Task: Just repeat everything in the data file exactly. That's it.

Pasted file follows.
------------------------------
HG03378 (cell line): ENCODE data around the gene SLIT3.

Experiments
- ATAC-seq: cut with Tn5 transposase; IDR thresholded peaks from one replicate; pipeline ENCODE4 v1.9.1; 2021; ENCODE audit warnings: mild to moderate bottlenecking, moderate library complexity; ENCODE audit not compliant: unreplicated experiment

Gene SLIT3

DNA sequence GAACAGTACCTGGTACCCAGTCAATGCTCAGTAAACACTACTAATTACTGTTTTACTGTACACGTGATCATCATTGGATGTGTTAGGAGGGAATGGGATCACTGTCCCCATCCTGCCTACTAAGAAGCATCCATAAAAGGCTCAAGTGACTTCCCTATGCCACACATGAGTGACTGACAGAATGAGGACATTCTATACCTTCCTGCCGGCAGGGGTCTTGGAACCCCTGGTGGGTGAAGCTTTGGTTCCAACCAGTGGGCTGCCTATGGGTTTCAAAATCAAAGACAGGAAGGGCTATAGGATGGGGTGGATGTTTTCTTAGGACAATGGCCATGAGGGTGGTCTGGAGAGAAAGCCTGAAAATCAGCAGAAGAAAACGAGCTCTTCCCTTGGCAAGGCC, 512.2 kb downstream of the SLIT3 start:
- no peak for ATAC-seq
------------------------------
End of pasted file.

HG03378 (cell line): ENCODE data around the gene SLIT3.

Experiments
- ATAC-seq: cut with Tn5 transposase; IDR thresholded peaks from one replicate; pipeline ENCODE4 v1.9.1; 2021; ENCODE audit warnings: mild to moderate bottlenecking, moderate library complexity; ENCODE audit not compliant: unreplicated experiment

Gene SLIT3

DNA sequence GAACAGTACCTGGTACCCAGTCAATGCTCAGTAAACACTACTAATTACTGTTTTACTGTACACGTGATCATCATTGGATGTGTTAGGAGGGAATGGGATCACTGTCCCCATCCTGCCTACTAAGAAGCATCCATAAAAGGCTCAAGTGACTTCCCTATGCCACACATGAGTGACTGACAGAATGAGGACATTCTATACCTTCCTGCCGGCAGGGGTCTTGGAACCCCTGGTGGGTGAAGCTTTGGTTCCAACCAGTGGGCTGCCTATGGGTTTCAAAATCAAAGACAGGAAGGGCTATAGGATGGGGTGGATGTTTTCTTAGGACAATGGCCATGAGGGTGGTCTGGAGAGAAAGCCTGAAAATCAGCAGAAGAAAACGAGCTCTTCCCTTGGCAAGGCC, 512.2 kb downstream of the SLIT3 start:
- no peak for ATAC-seq